There is something that has become a popular addition to many peoples’ training programmes. It seems that lots of fitness enthusiasts want to learn to handstand, and we believe it’s a really smart decision.
Working in elite sport as strength and conditioning coaches we have explored and tried many ways to train the shoulder effectively. What we’ve learnt is that this fairly complex joint needs some special attention if it is to be robust and able to produce high levels of force and power. Whilst dumbbell or barbell pressing variations have a role to play, in our experience one movement that may be unparalleled in terms of the kick back you get on overall benefit is learning to handstand.
As an ex-rugby player with 2 shoulder reconstructive surgeries on my medical history I’d tried everything in the book to try to get it stable enough to prevent another dislocation. I decided to learn to handstand because in my mind, it’d be a good sign that my shoulders were finally stable. 3 years down the line, no dislocations and I’m doing things I never thought I’d be able to, like a human flag which would have previously been a recipe for disaster.
A well controlled handstand is the product of both stability and strength working simultaneously together. Having this important partnership is what will help you smash through plateaus in your training. Often people have adequate levels of one or the other, but few have both. Partly because having both requires more exercises and when space on the training programme is at a premium, and you’re not injured, resistance band rotator cuff exercises might be the first ones you decide to cull.
Enter the handstand. A movement whose progressions force you to develop both. It’s almost impossible to perform a well controlled and perfectly aligned handstand if you don’t have these two motor abilities. But the benefits reach much further…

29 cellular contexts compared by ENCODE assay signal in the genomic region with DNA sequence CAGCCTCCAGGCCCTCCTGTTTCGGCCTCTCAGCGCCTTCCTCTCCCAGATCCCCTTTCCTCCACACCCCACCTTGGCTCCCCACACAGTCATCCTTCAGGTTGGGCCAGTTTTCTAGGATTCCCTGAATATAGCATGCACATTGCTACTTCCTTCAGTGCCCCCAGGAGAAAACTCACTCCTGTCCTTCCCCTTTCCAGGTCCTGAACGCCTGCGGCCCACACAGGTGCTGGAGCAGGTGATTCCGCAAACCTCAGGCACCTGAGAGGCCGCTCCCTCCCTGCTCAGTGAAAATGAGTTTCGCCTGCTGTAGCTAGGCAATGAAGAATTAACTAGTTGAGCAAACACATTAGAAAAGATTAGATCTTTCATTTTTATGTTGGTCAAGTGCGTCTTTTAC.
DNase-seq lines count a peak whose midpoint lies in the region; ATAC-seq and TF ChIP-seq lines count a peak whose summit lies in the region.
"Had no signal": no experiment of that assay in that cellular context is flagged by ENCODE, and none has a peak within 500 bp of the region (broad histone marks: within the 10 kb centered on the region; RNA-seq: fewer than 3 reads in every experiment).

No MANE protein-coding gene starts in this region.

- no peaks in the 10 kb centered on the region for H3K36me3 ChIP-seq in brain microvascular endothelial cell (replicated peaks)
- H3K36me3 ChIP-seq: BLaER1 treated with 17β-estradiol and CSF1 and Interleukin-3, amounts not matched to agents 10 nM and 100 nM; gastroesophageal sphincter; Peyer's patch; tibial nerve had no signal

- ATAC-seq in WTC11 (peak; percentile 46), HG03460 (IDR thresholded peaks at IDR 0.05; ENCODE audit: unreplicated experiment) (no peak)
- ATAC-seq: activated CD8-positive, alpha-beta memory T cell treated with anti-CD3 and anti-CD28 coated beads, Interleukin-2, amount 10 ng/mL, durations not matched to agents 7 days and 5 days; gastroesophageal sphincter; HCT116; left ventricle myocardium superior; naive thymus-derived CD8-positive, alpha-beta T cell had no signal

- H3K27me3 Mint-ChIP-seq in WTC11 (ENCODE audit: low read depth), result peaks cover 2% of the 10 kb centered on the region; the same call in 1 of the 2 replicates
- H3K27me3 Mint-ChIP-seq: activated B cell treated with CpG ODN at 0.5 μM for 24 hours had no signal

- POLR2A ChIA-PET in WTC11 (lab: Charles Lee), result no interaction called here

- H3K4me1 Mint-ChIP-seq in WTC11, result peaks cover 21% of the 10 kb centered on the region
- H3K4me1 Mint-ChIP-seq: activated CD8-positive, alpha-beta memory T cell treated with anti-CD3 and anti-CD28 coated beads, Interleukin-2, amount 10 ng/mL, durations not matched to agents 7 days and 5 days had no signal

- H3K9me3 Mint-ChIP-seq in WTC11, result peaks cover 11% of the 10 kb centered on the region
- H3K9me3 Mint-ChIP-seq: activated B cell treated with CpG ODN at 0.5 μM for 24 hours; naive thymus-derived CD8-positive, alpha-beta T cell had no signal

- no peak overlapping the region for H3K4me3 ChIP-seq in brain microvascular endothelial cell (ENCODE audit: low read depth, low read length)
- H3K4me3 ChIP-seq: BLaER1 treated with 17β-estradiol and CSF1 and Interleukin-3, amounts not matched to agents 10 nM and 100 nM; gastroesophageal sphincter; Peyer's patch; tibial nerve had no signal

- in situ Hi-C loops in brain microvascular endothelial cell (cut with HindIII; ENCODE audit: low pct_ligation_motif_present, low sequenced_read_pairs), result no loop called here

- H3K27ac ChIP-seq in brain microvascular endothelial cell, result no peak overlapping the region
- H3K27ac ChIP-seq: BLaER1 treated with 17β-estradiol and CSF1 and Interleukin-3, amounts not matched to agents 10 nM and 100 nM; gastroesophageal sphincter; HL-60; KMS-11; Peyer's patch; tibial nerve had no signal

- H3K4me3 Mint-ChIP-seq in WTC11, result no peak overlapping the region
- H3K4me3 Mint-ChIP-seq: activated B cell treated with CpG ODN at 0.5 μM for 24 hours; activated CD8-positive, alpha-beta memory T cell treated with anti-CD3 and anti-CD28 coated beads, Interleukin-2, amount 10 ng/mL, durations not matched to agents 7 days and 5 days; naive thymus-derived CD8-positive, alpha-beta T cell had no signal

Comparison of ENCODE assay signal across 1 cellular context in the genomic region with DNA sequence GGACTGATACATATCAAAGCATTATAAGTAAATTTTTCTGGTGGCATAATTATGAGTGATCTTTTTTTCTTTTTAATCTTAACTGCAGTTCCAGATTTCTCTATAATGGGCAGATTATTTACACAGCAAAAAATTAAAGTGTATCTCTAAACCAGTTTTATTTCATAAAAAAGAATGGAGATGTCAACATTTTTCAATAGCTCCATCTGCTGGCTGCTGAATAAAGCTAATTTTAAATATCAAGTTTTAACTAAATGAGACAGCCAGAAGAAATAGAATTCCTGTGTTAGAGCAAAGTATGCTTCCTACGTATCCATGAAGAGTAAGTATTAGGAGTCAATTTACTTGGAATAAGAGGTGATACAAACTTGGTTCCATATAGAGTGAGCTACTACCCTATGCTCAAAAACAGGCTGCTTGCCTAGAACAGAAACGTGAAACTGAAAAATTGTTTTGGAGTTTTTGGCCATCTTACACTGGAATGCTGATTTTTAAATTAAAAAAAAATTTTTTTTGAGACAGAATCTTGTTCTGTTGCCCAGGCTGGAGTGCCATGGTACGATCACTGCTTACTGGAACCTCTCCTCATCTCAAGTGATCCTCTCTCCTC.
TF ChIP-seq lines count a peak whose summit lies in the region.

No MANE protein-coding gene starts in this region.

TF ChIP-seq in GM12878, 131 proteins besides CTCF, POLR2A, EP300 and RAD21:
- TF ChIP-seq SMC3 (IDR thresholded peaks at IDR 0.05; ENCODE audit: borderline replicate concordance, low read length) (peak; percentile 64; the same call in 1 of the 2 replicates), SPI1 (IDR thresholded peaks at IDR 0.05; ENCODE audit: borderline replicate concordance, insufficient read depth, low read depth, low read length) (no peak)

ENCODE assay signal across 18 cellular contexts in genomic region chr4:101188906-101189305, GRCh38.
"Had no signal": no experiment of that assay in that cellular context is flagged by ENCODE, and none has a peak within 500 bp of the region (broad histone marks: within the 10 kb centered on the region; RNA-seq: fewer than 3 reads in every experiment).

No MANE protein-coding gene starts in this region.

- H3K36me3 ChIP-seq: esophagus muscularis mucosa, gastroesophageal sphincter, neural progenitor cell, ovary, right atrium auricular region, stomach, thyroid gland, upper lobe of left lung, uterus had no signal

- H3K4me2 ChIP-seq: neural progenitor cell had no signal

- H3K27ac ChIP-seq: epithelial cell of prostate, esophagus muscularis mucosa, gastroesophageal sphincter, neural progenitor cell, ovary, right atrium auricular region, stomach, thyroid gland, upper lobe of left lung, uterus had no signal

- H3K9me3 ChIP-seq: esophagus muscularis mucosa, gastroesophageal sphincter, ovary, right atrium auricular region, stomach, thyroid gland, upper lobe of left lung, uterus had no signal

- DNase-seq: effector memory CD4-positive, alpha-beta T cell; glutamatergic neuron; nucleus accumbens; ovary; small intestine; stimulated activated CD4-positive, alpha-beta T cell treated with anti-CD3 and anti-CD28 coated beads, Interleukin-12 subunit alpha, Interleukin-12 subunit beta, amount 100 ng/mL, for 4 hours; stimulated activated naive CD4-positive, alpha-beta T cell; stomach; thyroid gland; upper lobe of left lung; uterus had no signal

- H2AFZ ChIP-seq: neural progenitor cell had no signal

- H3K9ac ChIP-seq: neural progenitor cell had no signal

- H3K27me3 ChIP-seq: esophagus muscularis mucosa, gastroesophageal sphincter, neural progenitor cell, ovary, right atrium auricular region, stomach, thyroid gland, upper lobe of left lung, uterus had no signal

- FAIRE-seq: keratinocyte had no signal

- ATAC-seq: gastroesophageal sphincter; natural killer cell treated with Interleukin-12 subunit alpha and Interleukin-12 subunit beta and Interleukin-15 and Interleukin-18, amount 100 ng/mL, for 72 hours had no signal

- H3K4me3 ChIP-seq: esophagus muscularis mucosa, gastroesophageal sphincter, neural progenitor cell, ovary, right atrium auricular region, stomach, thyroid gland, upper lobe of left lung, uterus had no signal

If you’re into Olympic Lifting look at the catch position in the snatch; stability and strength through an ability to control shoulder joint position and alignment of the ribcage, spine and pelvis. These are all components of the handstand and offer you the added benefit of precision movement to make specific corrections. That could make a big difference to your snatch game.
How about wanting to increase the size of your shoulder musculature. The handstand can help by increasing the joint stability which increases joint integrity, therefore facilitating the development of more strength. You should be aware that your central nervous system will not allow a joint to produce more force than it can stabilise. So if you have hit a plateau on your shoulder strength development and just can’t move on to that next weight up, have a think about increasing your shoulder stability. Do that through learning to handstand and we’re pretty sure you’ll see some much better gainz down the road.
For anyone else who wants to learn something new or values a component of ‘play’ in their training and wants a new challenge to freshen up a stagnate programme. The handstand is for you.
So if you’re about to start your handstand journey, or you’re already on your way, here are 3 lessons that Jacko and I wish we’d known from the start. Trust me, take these on board and it will speed your progress no end.
Jacko and I have a story about this. I decided that I was going to learn to handstand properly and that a true handstand started from a crouch or tucked position with feet on the floor and as you press out with your shoulders the legs are extended above the head. Jacko took a different approach in an attempt to get to the end point quicker, he just tried kicking into it.
These two approaches give you two very different results. My handstand was built up stage by stage by creating one stable position before I was able to move to the next. First the frogstand. Then a rotation of the hips above the head. Followed by pushing the hands into the ground to straighten the elbows putting me into a mid-air squat with straight arms. After that it’s a simple (!?) job of extending the legs.
With the kick up you completely miss the opportunity to develop shoulder strength and stability in all those stages of movement. You’re also asking your central nervous system to try to filter and then co-ordinate a huge amount of information. Legs, hips, pelvis, spine, shoulders and hands, all at the same time. This is not an effective way to learn. You may however find you reach something close to your end goal sooner and have an ‘ok’ handstand. Perhaps you can hold it a short period of time but your alignment is pretty ropey.